With the hoopla of Mexico's election over and Miguel de la Madrid Hurtado confirmed as Mexico's next president, attention south of the border is focusing on how this United States-educated technocrat will confront Mexico's deteriorating economy.
The international economic doomsayers, who had a field day with Poland, now are targeting Mexico.
They suggest Mexico is ripe for economic collapse and cite these statistics:
* Inflation, which hovered at 30 percent a year in 1980 and 1981, is galloping along at 60 percent this year.
* Public foreign debt rose by $18 billion in 1981 alone - reaching a burdensome record of $51.7 billion - and it will clearly go over $65 billion before 1982 ends. It may even reach $70 billion.
* Oil revenues, needed to repay this whopping debt, are averaging a third less in the 1982 market than oil officials had forecast before the world oil glut occurred.
* More than 40 percent of adult Mexicans (over age 17) are either unemployed or underemployed - and Mexico must create some 700,000 to 800,000 new jobs yearly.
* The nation's growth rate, a healthy 8 percent a year in the late 1970s, is almost flat. There is concern that, unless present trends are reversed, Mexico may register a decline in the gross national product in 1983.
In recent weeks, reports of business failures, including that of Grupo Industrial Alfa, S.A., Mexico's largest conglomerate, have rocked both Mexico and the international community.
''We are now in the most critical period of our 20th century economic life,'' says a banker who heads one of Mexico's top banks, a facility that is weathering the present economic and financial storm - but, as he puts it, ''just barely.''
Bank failures, if they occur, could cause political instability, observers say. The outgoing administration of Jose Lopez Portillo is expected to take steps to prevent such collapse if it seems imminent.
But business collapse is already taking place, as the Alfa empire's trouble indicates. About 1,000 smaller but key industrial firms have sought bankruptcy protection this year. Mexicana de Aviacion, Mexico's private-sector airline, is heavily in debt and there is talk of its imminent collapse.
The causes are multifold. Inflation, which eats into personal pocketbooks, also eats into corporate ledgers. Overexpansion, inability to pay debt or get new loans, and idle productive capacity are other problems.
Put another way: Mexico and Mexicans, after enjoying half a dozen years of oil-fueled growth, are barely getting by. The implications - for Mexico, but also for the US, which counts heavily on Western Hemisphere stability - are enormous.
Already, the flow of undocumented Mexicans looking for work in the US has reached a floodtide. Some estimate the flow in 1982 will be more than 2 million. That calculation may be too high, and some Mexicans will return home after a season of work. But the number of Mexicans heading north is likely to rise higher.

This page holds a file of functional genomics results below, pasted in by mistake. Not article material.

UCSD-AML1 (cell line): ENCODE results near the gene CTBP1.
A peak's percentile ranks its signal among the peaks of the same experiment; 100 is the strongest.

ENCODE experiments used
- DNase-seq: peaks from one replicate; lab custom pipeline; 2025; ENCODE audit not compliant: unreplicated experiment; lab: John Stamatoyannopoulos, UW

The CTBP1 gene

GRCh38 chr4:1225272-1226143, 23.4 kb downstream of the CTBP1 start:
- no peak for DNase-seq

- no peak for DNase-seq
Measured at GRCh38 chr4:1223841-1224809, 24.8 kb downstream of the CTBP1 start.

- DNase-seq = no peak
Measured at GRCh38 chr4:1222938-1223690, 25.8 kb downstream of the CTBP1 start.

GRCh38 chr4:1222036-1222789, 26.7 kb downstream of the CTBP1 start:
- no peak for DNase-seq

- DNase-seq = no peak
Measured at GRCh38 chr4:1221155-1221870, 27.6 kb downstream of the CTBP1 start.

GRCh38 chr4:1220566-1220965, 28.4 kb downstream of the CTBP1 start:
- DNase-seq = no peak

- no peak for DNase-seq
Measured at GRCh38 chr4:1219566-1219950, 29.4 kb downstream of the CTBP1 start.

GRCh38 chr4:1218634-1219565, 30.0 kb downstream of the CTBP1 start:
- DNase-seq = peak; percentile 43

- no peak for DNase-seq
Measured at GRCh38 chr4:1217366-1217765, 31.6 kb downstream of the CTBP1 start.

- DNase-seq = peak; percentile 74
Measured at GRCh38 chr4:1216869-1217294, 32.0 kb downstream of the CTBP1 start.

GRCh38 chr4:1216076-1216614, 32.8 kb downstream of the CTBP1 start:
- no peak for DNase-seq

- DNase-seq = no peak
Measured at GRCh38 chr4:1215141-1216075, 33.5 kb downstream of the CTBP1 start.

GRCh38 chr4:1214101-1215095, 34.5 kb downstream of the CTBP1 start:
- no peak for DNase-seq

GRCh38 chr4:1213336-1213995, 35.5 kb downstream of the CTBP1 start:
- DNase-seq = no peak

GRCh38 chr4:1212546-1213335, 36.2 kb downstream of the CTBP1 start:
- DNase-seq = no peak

This migration has been a safety valve for Mexico. Any US effort to halt the flow could present Mexico with additional social problems.
Merely keeping up with creating jobs sufficient in number to meet the hundreds of thousands of young Mexicans who come onto the job market each year will require Herculean efforts by Mr. de la Madrid. Mr. Lopez Portillo did fairly well on this score, but sustaining his job-creation record will not be easy.
The President-elect is faced with a flat economy. The economy is ''paralyzed, '' admits Secretary of Finance Jesus Silva Herzog.
In retrospect, those 8 percent growth rates during the late 1970s and early 1980s were probably a mistake.
Mr. Silva Herzog admits that the Lopez Portillo government should have adjusted to the situation with less borrowing. But that, of course, is hindsight.
The mistakes of the past six years now must be met by Mr. de la Madrid, who served briefly as planning and budget minister under Lopez Portillo. A fiscal conservative, he told campaign audiences that he views inflation as Mexico's single ''most worrisome phenomenon.'' Public opinion polls support this conclusion.
''My administration will be judged on how it meets this problem,'' Mr. de la Madrid stated with engaging frankness in the campaign. For audiences in rural areas of Mexico, where the intricacies of inflation are lost on most people, he had some very simple words:
''This issue, which is hard for any of us to understand, centers on what it does to the pesos in our pockets. When you have just as many pesos today as you had yesterday, but you cannot buy as much with them, that is inflation. I know it is hard for you because you cannot do much to make it go away. That is my problem and I must solve it.''
Mr. de la Madrid said often that Mexico's inflation ''is totally out of proportion with the rate of inflation internationally.'' Many observers see this as an admission that, although some of Mexico's problems result from international problems beyond Mexican control, many of its dilemmas are of Mexican making - and they must be solved soon, and in Mexico.